Thursday, 21 October 2021

Brazil’s 5G spectrum pricing could lock out smaller players

by Harry Baldock, Total Telecom
Friday 27 August 21

The Federal Court of Accounts (Tribunal de Contas da Uniao, TCU) has approved the upcoming 5G spectrum auction, but told the regulator Anatel it was concerned about low prices

Earlier this week, nine TCU judges voted eight-to-one to approve the bidding notice for Brazil’s upcoming 5G spectrum auction.  In effect, this gives Brazilian regulator Anatel the green light to make final adjustments to the tender process and schedule the auction in the near future. The auction process has found itself mired in controversy for over a year now…

Earlier this week, nine TCU judges voted eight-to-one to approve the bidding notice for Brazil’s upcoming 5G spectrum auction. 

In effect, this gives Brazilian regulator Anatel the green light to make final adjustments to the tender process and schedule the auction in the near future.

The auction process has found itself mired in controversy for over a year now, resulting a string of lengthy delays. The auction was first announced all the way back in March 2019, with initial plans to have the process completed by the end of 2020, but this was soon pushed back to June 2021, then July, and finally August, with Anatel waiting for the conclusion of the TCU’s analysis.

Now, the tender process its expected to begin in October, with Anatel publishing the tender notice within the next two weeks. 

This approval of the auction’s rules by the TCU is crucial to expediting the auction process, with Brazil’s minister of communications, Fábio Faria, previously noting that ordering further changes to the 5G tender process could result in up to eight months of additional delays.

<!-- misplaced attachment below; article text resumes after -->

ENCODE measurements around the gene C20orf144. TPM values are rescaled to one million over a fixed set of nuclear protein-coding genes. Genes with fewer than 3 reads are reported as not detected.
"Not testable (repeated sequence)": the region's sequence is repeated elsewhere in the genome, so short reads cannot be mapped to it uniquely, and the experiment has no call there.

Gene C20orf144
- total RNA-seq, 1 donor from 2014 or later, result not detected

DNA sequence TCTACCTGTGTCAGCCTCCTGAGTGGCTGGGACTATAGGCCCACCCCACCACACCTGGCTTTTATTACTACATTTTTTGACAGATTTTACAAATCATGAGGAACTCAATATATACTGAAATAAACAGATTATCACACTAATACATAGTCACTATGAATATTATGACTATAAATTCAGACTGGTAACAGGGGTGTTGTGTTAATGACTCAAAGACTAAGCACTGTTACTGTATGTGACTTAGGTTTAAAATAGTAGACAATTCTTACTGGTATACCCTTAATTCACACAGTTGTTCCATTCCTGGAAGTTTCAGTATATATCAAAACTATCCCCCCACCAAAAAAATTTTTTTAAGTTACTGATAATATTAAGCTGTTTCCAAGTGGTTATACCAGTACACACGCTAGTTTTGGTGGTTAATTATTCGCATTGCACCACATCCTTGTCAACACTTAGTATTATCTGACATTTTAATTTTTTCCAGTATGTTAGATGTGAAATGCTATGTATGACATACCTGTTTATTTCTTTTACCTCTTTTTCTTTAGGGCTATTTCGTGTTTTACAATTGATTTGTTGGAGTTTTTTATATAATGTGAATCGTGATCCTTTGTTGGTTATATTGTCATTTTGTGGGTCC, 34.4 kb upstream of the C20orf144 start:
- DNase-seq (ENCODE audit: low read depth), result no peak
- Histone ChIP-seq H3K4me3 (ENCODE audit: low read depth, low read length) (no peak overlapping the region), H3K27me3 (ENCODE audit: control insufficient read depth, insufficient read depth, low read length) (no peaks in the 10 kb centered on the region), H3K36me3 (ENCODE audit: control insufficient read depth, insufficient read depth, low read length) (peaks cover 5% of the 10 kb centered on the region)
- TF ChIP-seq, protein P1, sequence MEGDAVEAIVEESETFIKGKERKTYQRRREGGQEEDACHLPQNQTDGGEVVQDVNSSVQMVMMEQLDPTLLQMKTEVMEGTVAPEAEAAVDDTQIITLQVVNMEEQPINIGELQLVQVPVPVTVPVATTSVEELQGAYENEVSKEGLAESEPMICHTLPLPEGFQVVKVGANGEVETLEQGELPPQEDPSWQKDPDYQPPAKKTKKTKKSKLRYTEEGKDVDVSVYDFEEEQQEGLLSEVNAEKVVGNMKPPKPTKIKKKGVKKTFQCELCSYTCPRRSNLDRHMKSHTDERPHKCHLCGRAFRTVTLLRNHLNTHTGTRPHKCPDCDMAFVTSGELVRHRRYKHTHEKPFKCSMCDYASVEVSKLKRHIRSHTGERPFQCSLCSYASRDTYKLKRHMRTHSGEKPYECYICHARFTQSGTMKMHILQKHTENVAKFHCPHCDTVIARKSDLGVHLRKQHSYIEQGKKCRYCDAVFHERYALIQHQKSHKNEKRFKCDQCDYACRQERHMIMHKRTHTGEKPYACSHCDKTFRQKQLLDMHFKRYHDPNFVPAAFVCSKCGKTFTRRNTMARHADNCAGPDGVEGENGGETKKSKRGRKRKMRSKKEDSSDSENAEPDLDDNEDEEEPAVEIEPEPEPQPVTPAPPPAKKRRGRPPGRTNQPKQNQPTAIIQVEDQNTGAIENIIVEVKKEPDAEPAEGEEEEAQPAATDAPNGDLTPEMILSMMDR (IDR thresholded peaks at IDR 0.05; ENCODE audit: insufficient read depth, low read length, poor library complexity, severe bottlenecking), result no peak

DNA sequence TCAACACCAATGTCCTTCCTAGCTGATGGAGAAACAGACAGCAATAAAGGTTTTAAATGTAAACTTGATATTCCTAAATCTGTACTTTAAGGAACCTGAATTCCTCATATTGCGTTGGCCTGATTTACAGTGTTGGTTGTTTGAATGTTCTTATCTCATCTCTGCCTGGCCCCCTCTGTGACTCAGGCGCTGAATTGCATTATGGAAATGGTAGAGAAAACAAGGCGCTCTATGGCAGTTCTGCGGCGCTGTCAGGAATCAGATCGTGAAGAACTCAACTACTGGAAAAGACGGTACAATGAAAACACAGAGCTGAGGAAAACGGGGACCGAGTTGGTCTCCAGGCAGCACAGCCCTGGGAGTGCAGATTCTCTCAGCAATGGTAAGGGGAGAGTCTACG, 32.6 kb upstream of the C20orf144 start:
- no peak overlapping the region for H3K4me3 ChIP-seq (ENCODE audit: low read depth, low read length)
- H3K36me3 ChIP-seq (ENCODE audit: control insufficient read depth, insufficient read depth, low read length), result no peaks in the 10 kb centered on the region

“The court understood the importance of 5G to the country’s competitiveness,” said Faria. 

The auction, which will allocate frequencies in the 700MHz, 2.3GHz, and 3.5GHz bands, as well as 26GHz mmWave spectrum, is set to raise around 45.6 billion reais (about $8.71 billion). 

However, as part of their analysis the TCU suggested that these prices could be too low, urging Anatel to consider increasing them. If Anatel does follow this advice, it will risk making it much harder for new players to acquire spectrum.

“Raising the price of bands goes against the government's mantra that the auction will not be for collecting money, even though most of the required payments can be converted into investments,” said Omdia’s principal Latin American analyst, Ari Lopes, speaking to BNamericas

Many potential bidders in the auction are already restricted due to the scale of obligations attached to the spectrum licences, which include rolling out non-standalone 5G and providing connectivity to underserved regions. 

According to Faria, all of the country’s state capitals will have standalone 5G networks deployed by July 2022.

 

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